3. By submitting any contribution to IP Watch, you warrant that your contribution is your own original work and that you have the right to make it available to IP Watch for all purposes and you agree to indemnify IP Watch, its directors, employees and agents against all damages, legal fees and others expenses that may be incurred by IP Watch as a result of your breach of warranty or of these terms.

    4. You further agree not to publish any personal information about yourself or anyone else (for example telephone number or home address). If you add a comment to a blog, be aware that your email address will be apparent.

    5. IP Watch will not be liable for any loss including but not limited to the following (whether such losses are foreseen, known or otherwise): loss of data, loss of revenue or anticipated profit, loss of business, loss of opportunity, loss of goodwill or injury to reputation, losses suffered by third parties, any indirect, consequential or exemplary damages.

    6. You understand and agree that the discussion forums are to be used only for non-commercial purposes. You may not solicit funds, promote commercial entities or otherwise engage in commercial activity in our discussion forums.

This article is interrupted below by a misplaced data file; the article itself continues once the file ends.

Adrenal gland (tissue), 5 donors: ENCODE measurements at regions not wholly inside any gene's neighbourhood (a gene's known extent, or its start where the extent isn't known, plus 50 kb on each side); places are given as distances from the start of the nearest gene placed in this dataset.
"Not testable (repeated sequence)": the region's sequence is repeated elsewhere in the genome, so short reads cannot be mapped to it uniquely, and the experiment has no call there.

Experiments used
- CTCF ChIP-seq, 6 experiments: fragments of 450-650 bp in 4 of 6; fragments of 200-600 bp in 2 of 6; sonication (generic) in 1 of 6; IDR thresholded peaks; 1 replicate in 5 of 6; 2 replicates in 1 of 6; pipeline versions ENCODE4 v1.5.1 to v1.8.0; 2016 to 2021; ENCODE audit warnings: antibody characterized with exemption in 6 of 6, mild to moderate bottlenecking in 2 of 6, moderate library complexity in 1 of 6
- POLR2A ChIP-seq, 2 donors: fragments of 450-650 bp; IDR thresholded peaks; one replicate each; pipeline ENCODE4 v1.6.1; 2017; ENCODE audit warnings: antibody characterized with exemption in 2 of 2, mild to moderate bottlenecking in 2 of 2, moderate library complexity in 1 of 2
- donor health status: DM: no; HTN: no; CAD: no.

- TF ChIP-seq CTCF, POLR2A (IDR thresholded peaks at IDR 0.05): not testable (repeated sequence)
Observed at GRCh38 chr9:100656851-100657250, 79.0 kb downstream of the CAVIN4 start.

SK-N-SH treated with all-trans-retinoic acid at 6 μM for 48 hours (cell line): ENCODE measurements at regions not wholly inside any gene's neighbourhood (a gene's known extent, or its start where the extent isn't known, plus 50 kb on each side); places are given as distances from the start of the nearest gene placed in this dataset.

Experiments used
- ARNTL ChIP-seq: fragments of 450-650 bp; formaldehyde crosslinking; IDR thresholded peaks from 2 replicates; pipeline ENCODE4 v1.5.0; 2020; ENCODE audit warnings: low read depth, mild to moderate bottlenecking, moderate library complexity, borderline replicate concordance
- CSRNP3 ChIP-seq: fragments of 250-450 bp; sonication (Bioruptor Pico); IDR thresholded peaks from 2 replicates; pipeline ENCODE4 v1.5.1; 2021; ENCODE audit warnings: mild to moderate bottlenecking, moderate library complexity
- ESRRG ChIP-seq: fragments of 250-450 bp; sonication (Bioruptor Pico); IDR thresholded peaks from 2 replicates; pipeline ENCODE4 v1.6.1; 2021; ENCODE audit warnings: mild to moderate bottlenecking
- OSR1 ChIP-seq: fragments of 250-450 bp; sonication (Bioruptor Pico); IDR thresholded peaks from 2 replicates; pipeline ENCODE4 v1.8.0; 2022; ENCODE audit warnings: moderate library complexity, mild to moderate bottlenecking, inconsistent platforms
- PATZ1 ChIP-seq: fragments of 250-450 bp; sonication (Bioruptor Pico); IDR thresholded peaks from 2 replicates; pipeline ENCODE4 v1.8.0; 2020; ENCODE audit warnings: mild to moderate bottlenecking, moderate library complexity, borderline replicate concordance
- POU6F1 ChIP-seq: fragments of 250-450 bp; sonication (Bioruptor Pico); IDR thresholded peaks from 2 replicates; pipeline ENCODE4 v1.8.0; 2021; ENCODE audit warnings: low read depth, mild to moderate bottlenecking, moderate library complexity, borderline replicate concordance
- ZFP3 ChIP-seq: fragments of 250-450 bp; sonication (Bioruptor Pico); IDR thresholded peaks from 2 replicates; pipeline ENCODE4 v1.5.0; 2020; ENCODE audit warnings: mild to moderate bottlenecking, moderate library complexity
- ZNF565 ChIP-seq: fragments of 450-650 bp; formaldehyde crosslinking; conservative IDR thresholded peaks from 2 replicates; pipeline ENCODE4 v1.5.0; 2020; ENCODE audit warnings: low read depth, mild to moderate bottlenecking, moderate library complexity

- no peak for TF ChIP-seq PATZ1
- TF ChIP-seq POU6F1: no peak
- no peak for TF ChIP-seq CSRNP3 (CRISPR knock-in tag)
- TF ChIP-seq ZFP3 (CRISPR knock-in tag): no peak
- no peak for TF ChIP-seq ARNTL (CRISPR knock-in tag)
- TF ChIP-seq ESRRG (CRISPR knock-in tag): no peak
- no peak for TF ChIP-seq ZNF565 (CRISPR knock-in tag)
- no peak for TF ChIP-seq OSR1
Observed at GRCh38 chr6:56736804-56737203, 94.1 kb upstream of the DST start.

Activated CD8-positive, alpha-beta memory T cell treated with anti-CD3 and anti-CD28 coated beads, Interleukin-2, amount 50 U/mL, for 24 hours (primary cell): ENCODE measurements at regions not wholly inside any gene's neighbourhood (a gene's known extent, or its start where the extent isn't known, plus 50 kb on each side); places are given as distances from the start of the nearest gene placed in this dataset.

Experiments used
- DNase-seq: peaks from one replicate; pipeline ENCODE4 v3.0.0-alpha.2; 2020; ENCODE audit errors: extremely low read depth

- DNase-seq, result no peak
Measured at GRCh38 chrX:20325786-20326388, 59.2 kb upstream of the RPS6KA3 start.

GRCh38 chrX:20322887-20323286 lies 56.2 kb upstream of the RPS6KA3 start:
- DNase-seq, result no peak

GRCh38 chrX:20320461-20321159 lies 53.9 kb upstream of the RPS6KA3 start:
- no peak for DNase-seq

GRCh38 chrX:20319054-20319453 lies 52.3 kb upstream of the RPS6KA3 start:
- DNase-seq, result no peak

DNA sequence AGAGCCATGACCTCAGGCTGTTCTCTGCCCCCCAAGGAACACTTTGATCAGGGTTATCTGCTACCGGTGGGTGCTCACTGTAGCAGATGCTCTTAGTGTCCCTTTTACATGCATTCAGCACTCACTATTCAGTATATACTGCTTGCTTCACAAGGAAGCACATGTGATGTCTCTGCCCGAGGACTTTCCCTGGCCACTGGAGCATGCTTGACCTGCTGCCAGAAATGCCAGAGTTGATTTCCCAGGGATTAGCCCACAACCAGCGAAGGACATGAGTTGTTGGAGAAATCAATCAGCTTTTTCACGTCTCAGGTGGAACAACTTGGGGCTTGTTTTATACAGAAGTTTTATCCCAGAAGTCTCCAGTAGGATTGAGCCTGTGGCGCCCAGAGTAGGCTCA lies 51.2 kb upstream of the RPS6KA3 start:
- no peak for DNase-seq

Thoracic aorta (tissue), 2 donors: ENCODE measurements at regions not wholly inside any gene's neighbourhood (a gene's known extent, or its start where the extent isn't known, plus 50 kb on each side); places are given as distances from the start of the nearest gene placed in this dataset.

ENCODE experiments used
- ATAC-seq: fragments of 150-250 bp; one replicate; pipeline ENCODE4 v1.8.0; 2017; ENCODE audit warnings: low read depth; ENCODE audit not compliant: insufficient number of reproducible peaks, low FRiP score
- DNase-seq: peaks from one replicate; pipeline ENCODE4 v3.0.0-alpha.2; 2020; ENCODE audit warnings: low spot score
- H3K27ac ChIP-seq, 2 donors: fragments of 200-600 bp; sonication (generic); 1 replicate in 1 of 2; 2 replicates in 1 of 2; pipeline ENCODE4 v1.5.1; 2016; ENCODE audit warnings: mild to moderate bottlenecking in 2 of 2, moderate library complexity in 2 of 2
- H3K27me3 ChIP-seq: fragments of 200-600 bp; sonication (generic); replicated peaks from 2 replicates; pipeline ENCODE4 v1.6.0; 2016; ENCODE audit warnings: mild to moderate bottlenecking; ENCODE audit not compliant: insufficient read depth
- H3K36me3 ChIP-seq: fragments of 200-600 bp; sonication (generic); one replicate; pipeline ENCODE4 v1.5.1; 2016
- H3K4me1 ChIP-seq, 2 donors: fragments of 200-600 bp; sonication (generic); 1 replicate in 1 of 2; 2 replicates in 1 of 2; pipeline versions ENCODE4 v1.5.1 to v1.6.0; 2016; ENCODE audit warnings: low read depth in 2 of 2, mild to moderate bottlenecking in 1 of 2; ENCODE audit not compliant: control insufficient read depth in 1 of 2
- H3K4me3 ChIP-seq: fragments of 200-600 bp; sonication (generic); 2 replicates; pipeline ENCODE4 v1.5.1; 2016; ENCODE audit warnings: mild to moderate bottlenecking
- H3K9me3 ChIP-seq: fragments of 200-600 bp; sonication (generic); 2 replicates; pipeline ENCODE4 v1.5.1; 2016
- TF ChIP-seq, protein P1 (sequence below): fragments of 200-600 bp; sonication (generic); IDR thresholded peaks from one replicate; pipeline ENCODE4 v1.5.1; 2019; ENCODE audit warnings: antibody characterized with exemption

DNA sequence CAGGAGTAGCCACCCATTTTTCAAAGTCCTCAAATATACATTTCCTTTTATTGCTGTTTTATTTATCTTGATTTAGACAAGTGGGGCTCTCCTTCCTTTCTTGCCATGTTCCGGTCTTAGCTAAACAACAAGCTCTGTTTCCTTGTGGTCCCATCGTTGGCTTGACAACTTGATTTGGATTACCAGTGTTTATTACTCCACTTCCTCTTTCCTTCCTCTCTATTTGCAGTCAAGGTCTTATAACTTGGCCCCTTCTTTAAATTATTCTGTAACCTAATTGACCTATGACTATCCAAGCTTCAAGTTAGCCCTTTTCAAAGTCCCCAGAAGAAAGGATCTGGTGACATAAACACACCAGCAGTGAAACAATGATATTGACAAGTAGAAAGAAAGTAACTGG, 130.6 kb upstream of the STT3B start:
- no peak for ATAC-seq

7. You acknowledge and agree that you use and/or rely on any information obtained through the discussion forums at your own risk.

    8. For any content that you post, you hereby grant to IP Watch the royalty-free, irrevocable, perpetual, exclusive and fully sub-licensable license to use, reproduce, modify, adapt, publish, translate, create derivative works from, distribute, perform and display such content in whole or in part, world-wide and to incorporate it in other works, in any form, media or technology now known or later developed.

    9. These terms and your posts and contributions shall be governed and interpreted in accordance with the laws of Switzerland (without giving effect to conflict of laws principles thereof) and any dispute exclusively settled by the Courts of the Canton of Geneva.